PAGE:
Fallen Star In Todd Haynes' Superstar: The Karen Carpenter Story, the anorexic '70s singer is played by a stiff actress: Barbie. Much more than a joke, this casting triggers vicious circles of meaning: Carpenter wanted to be perfect, like Barbie; in America, both dolls and pop icons invade children's imaginations. Written by Haynes and Cynthia Schneider, the film plays with the meaning of Carpenters songs: Feel-good anthems like "Sing a Song" are coupled with images of Nixon and Vietnam, while sad songs like "Hanging Around" ("Sometimes I'd like to quit/ Nothing ever seems to fit") -- matched with shots of Ex-Lax packages, salads, and iced tea -- become windows into Karen's psyche. Ultimately, like a kid projecting fantasies onto toys, Superstar's viewer begins to feel for plastic Karen as she struggles to free herself from familial and personal demands. A rare video screening of Superstar precedes Fanci's Persuasion at 8 p.m. at Artists' Television Access, 992 Valencia, S.F. Tickets are $5; call 824-3890.
British Invasion Blur's new LP, The Great Escape, is filled with tales of British eccentrics, including a "Charmless Man" ("I think he'd like to have been Ronnie Kray/ But then nature didn't make him that way") who sounds suspiciously like Morrissey. The LP's best songs, though, move beyond nasty character studies to nasty global critiques. Complete with huge string arrangement and a chorus of backup singers, "The Universal" bemoans an age where "the future has been sold" and everyone sings to karaoke songs "although the words are wrong." Hear and see dishy Damon Albarn and his band at 8 p.m. at Bimbo's 365 Club, 1025 Columbus, S.F.; Swedish pop perverts Whale (whose LP features a cameo by Tricky) open. Tickets are $12; call 474-0365.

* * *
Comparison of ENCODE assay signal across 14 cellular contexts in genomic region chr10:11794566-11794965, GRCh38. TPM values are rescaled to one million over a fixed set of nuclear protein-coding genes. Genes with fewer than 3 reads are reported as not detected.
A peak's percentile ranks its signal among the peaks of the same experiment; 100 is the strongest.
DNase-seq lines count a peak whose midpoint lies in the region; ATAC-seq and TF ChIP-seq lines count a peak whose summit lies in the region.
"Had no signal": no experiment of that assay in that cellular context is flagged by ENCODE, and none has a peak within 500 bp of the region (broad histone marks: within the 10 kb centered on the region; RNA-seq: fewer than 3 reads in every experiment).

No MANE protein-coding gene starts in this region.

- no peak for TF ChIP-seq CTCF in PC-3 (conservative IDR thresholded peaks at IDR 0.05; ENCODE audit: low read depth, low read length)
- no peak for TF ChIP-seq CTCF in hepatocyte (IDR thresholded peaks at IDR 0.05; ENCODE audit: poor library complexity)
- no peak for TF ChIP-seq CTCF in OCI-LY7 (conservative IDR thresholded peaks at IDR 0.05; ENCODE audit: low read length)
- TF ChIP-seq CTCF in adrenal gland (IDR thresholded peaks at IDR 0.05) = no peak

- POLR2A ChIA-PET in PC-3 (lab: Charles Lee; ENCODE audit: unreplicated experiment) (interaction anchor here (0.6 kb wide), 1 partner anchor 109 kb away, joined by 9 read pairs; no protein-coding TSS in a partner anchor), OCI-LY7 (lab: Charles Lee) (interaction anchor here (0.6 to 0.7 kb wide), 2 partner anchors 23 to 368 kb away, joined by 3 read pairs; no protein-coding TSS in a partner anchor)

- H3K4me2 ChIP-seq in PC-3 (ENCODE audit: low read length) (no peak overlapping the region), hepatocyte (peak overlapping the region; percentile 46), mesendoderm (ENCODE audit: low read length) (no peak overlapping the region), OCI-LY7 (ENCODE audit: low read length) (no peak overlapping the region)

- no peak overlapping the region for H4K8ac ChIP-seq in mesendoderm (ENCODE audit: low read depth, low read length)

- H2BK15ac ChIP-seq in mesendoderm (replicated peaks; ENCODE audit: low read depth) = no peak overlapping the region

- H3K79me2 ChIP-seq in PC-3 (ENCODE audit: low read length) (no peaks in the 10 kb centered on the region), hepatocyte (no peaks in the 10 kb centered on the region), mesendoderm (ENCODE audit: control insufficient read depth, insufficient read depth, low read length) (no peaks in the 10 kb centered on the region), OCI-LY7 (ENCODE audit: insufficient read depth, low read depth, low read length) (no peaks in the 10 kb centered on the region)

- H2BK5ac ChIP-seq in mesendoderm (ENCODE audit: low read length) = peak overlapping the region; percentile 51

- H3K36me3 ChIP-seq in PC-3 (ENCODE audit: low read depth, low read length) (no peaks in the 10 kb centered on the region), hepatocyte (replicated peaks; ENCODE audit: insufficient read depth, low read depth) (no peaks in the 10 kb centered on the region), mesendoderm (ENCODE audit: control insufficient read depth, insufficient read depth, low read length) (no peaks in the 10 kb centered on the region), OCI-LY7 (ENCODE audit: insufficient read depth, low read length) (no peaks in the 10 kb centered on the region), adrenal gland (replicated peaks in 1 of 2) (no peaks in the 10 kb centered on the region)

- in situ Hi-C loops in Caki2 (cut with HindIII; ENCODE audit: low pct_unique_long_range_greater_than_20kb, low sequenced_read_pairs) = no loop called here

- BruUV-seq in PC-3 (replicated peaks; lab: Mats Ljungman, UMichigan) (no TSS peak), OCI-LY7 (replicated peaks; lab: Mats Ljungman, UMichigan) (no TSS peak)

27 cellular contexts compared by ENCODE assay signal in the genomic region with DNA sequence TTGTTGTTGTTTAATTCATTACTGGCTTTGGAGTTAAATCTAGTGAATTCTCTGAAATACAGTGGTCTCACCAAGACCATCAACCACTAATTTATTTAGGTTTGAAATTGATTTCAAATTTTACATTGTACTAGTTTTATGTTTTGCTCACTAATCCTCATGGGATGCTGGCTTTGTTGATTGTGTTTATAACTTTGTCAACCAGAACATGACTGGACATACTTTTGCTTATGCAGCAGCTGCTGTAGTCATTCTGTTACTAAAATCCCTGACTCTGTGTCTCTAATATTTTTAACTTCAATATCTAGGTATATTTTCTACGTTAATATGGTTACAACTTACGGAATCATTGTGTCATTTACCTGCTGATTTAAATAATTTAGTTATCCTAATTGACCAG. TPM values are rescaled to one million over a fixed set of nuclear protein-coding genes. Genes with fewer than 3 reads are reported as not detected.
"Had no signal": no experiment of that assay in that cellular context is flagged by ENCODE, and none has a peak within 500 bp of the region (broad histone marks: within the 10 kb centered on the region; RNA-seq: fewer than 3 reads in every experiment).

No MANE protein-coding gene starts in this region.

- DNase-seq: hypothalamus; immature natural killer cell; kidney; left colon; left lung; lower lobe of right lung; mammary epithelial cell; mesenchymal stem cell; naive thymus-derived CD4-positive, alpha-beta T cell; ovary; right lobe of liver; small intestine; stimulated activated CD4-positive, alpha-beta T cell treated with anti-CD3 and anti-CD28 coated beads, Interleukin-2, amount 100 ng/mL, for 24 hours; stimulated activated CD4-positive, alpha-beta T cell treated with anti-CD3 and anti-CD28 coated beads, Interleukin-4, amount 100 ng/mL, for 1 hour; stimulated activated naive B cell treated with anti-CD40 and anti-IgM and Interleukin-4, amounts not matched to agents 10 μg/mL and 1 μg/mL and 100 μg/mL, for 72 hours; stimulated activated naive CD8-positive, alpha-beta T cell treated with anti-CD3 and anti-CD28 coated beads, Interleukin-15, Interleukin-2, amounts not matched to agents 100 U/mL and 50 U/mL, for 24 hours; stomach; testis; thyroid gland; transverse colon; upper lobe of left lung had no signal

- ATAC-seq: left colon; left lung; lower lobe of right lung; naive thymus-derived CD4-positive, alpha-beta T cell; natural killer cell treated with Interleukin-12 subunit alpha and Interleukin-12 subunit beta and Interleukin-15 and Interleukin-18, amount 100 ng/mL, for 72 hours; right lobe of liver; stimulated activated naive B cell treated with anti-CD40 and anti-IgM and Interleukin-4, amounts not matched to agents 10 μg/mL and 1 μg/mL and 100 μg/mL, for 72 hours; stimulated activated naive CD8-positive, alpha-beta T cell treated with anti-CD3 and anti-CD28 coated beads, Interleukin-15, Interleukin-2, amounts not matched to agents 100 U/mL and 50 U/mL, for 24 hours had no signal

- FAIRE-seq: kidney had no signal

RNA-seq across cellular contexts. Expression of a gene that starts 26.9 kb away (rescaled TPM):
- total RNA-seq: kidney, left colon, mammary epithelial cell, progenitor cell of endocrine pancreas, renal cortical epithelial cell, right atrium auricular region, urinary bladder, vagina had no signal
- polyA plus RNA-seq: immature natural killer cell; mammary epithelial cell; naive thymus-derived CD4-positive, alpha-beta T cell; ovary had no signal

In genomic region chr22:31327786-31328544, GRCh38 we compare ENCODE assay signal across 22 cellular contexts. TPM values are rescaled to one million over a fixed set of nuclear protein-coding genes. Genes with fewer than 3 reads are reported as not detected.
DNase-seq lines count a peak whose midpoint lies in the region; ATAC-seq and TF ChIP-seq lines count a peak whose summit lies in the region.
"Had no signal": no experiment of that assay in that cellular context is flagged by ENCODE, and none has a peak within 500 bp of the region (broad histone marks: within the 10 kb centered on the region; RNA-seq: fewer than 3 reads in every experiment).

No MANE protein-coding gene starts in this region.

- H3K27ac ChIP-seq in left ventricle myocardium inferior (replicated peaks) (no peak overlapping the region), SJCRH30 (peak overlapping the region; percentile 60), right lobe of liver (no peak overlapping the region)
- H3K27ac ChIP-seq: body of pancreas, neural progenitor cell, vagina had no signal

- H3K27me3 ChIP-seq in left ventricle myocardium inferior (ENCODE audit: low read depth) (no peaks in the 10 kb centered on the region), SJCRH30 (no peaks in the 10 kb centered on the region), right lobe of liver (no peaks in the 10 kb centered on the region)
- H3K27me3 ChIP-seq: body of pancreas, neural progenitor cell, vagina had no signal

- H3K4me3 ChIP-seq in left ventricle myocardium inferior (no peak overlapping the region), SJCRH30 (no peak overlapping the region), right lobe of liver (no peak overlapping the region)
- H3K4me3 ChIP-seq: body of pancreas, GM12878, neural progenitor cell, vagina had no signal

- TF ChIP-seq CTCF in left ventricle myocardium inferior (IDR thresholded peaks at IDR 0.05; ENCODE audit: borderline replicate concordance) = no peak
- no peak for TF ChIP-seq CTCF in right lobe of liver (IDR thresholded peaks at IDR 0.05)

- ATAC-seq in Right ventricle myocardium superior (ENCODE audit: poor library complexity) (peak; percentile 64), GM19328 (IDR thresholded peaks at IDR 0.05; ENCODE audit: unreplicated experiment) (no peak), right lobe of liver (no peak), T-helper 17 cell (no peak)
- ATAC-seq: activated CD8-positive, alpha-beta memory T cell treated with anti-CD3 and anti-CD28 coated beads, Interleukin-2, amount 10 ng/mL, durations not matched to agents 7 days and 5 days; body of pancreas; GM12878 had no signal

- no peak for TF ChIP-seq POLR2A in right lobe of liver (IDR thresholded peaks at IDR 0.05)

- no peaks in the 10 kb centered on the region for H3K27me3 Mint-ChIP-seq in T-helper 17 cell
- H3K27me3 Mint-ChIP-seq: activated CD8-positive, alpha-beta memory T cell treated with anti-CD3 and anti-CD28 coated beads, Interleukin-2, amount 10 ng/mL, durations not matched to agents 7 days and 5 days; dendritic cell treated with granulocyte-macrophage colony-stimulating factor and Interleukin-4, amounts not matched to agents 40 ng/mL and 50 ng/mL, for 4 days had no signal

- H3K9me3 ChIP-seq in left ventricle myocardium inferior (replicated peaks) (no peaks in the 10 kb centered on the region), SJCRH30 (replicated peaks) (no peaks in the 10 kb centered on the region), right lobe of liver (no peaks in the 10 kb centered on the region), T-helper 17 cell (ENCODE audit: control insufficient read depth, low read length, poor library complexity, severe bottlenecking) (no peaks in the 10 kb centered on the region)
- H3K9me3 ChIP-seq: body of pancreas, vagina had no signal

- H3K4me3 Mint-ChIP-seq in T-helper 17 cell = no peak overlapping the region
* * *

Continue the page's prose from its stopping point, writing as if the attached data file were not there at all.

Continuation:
Much Music Blues, jazz, and gospel are the featured flavors on the third and final day of Arhoolie's Festival of Down Home Music. Ann Savoy, the Magnolia Sisters, John Jackson, and Los Cenzontles cap the morning with a program of ballads, and "tall tales" by discographers and record company reps fill the afternoon. The Paramount Singers, John Jackson, Omar Sharriff, and Johnny Otis & Orchestra highlight an evening performance. The music starts at 11 a.m. (day show) & 8 p.m. (evening show) at the Great American Music Hall, 859 O'Farrell, S.F. Tickets are $5 for the day program, $15 for the evening program; call 885-0750.
Gimme Maysles Though best-known for the creepy Rolling Stones film Gimme Shelter, Albert Maysles' documentary career covers broad terrain. Over the past 35 years, his subjects have ranged from abortion to Jessye Norman, from Muhammad Ali to Truman Capote, from James Baldwin to Sports Illustrated swimsuit models; one of his best works, 1976's Grey Gardens, jettisons the public eye for private life, focusing on two eccentric recluses in a decaying East Hampton mansion. Maysles speaks as part of the "Meet the Mavericks" series at 7:30 p.m. at Film Arts Foundation, 346 Ninth St, S.F. Tickets are $12-15; call 552-8760.
Rock That Bites The Red Aunts are three women from the Northwest. Their lead singer is named EZ Wider. Their songs are short and not-so-sweet: Fourteen vicious, bite-size blasts of noise can be found on the group's latest album, #1 Hot Chicken. They've been known to make male rock critics (namely, SF Weekly contributor Colin Berry) "wet." They headline a triple bill that also features Cheaterslick and Tanner at 9:30 p.m. at the Bottom of the Hill, 1233 17th St, S.F. Tickets are $7; call 621-4455.